Following the events of Freddy’s Dead: The Final Nightmare, Freddy Krueger languishes in hell, forgotten by the children of Springwood. To rekindle their fear, Freddy resurrects Jason Voorhees and unleashes him on Springwood. As the bodies pile up, the town’s older residents fear Freddy has returned. This fear feeds Freddy, returning him to full strength, but he finds reigning in Jason a challenge, leading to a battle of the monsters.
But first we must endure the plot. The script follows the Elm Street formula. A group of teens endures nightmares, discover they’re all dreaming about the same man, discover the man’s identity, face improbable disbelief from the adults, then discover how to defeat Freddy. Prior Elm Street films used this structure to string together inventive dream sequences, culminating in elaborate kills. Not here. The teens dream of deserted streets and grimy basements. The kills prove gruesome but forgettable.
Contrast this with the Friday the 13th formula. A group of teens gather in the woods. Jason massacres them. The kills may not be as imaginative or elaborate as the Elm Street series, but they dominate. The plot is something Jason stomps over in his relentless slaughter.
Shoe-horning Jason into the Elm Street formula proves an awkward fit. We endure long stretches where he’s idle so the kids can deliver exposition dumps to advance the plot. Said dumps often feature extraordinary leaps of logic, the pinnacle coming when, after learning Jason was dead, a teen speculates: “I mean, what if Freddy brought Jason back because he was too weak to go after us on his own so he used Jason.”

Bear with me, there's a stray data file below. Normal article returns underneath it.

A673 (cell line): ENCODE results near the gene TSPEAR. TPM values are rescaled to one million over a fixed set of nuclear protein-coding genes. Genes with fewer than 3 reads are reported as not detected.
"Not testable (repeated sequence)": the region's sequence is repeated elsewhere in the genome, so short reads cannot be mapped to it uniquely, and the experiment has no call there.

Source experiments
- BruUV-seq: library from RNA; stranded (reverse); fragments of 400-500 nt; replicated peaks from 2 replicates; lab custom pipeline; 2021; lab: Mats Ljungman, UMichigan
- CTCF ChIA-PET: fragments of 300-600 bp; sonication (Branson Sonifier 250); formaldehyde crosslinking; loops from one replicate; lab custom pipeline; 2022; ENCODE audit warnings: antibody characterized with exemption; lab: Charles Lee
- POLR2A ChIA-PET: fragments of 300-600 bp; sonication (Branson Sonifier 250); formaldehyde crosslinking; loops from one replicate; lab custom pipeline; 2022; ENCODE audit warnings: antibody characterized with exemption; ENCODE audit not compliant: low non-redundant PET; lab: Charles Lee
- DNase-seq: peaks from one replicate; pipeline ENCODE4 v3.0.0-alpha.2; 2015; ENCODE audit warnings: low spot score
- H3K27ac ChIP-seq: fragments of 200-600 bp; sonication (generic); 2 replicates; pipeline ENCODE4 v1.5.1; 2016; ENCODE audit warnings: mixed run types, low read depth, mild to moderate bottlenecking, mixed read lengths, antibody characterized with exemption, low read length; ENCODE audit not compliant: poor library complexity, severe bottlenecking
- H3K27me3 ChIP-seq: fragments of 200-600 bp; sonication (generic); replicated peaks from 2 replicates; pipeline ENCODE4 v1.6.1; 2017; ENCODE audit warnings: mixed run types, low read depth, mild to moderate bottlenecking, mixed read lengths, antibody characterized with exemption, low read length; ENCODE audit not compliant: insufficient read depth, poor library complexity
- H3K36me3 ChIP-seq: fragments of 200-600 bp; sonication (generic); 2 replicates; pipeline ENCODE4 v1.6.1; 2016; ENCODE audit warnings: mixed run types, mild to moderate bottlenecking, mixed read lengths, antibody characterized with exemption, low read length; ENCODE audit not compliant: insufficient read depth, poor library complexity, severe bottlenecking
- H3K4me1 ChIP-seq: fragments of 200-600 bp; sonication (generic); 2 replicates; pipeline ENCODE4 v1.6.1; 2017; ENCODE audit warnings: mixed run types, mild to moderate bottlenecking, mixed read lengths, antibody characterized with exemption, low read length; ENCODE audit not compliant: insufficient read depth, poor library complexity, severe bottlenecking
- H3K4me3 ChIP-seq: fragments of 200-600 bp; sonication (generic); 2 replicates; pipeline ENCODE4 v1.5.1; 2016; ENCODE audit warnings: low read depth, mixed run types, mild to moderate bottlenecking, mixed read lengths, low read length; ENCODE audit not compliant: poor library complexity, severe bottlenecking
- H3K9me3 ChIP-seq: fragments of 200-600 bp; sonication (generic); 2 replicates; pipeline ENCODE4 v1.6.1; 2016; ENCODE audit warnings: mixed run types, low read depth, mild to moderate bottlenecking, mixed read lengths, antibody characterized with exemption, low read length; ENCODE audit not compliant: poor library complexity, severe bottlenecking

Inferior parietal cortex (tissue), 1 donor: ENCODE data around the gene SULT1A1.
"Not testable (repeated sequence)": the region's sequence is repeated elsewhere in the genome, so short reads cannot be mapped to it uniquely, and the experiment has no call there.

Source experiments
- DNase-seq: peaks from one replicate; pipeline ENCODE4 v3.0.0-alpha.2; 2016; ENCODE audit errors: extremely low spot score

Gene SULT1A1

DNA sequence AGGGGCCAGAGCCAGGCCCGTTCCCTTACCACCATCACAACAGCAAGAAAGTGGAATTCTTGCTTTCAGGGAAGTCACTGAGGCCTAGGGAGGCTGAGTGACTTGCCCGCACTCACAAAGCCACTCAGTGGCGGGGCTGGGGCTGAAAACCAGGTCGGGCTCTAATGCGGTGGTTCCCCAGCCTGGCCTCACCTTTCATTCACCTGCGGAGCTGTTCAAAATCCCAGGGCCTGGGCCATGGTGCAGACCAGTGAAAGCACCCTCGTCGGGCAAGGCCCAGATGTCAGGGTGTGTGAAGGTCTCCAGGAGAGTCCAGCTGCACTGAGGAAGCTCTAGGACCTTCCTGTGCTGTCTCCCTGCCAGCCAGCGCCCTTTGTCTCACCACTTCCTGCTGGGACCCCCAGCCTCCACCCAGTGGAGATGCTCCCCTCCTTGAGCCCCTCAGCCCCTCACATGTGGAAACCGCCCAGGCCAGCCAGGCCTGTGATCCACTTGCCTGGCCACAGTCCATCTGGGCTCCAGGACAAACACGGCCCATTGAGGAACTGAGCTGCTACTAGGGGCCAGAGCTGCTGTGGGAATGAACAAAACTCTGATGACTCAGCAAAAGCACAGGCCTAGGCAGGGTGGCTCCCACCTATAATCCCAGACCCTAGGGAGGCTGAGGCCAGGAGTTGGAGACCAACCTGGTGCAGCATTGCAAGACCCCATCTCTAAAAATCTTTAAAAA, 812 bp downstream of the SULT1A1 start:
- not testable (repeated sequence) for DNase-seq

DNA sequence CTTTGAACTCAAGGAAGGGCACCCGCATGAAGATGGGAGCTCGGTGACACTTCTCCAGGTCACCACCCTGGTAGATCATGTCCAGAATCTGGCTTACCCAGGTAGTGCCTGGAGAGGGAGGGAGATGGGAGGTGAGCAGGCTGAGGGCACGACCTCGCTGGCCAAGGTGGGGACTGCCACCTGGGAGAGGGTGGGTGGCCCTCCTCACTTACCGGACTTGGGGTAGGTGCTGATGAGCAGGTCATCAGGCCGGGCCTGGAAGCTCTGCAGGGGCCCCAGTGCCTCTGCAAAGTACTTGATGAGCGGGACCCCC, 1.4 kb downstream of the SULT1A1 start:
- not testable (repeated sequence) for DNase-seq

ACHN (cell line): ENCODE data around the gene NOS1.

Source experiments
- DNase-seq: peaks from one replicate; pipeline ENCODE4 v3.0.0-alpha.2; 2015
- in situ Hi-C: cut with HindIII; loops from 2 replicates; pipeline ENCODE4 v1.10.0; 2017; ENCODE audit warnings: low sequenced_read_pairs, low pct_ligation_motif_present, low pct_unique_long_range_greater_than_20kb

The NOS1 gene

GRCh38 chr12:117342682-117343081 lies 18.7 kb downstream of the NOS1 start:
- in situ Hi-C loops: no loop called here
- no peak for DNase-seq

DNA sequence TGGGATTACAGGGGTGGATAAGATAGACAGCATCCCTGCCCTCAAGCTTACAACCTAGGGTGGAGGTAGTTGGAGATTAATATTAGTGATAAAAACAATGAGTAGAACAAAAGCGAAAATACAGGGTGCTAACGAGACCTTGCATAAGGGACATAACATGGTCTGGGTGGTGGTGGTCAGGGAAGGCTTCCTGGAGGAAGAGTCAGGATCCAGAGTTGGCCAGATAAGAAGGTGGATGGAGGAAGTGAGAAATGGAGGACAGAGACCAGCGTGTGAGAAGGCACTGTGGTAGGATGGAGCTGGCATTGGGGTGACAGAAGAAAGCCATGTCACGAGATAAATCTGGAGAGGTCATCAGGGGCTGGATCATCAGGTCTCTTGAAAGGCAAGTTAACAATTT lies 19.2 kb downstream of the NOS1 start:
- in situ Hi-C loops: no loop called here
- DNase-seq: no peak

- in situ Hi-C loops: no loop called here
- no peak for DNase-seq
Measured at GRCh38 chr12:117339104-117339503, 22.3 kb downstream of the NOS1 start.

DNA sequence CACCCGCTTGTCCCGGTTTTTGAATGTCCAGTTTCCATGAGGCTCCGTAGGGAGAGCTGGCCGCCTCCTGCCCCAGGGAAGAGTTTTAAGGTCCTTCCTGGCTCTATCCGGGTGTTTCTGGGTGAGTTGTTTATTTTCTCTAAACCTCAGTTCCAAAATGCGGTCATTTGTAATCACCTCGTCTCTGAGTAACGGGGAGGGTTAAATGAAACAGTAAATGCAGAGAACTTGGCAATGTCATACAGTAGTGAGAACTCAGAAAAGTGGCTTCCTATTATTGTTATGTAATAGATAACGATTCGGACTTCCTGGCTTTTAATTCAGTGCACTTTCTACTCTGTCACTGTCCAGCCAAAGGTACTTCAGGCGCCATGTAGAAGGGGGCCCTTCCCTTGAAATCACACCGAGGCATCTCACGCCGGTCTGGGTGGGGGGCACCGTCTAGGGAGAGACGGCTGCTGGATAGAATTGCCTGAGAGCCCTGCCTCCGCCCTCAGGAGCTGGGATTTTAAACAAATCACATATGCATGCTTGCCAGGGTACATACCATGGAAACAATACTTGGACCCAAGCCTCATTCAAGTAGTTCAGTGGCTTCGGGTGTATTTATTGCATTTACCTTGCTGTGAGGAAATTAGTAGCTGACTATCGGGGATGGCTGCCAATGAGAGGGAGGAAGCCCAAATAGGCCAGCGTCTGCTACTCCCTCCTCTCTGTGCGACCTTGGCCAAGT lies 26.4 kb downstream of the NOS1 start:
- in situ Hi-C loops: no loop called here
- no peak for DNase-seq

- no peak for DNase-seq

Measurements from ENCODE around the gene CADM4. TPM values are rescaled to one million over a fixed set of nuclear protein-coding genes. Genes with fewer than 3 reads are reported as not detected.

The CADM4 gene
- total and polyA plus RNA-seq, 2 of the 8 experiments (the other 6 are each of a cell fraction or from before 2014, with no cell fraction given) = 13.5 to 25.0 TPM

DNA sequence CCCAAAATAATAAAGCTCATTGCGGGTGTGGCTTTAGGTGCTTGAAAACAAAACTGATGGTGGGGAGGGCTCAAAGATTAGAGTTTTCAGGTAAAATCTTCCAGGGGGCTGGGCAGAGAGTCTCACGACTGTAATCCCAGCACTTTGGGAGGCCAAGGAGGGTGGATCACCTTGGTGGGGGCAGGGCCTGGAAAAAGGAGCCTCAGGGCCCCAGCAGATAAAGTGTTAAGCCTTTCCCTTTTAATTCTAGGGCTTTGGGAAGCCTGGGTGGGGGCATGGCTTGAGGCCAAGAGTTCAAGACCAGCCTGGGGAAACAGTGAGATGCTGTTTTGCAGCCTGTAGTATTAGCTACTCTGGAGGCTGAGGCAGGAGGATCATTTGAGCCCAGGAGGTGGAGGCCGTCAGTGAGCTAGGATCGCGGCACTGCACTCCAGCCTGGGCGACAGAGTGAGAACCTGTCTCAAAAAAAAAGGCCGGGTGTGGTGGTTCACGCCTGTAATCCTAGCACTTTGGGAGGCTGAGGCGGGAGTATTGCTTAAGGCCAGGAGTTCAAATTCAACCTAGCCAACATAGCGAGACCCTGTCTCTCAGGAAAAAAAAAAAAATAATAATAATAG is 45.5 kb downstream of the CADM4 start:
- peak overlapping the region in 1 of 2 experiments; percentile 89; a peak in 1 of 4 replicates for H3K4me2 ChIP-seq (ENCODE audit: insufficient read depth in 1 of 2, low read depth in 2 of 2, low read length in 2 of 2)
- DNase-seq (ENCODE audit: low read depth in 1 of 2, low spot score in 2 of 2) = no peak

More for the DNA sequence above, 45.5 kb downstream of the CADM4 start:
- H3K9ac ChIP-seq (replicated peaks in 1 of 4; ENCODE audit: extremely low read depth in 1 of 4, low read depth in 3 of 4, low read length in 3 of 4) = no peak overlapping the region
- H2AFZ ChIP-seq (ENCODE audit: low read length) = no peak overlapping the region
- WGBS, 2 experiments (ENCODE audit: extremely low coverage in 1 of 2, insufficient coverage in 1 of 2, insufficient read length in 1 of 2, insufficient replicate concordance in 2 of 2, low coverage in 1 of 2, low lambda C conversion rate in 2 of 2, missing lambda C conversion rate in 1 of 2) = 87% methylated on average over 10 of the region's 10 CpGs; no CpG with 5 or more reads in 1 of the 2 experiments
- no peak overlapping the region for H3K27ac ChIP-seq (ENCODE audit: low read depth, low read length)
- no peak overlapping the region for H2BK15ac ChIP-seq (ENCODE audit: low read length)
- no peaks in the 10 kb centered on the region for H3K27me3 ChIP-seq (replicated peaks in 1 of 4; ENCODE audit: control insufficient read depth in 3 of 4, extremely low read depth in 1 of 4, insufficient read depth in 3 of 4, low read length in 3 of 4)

Worst of all, the titular battle between Freddy and Jason underwhelms. Those excited to see Freddy invade Jason’s dreams—of seeing what Jason’s dreams might entail—learn Jason dreams of a large, dingy, industrial-looking room full of pipes. The prolonged fight sequence between the two titans plays more like action than horror, with the pair spending an inordinate amount of time throwing one another across the screen.
Still, I’d be remiss if I didn’t offer credit where it’s due. Early on, the kids attend a rave party in a cornfield outside town. Jason arrives to off one of the central kids and, in the process, catches fire. Then we get a dynamite scene where a fiery Jason emerges from the corn and slaughters anyone within reach. It’s everything I wanted to see in Jason Takes Manhattan. Jason, set loose in a large crowd, a vortex of death. More of that, please.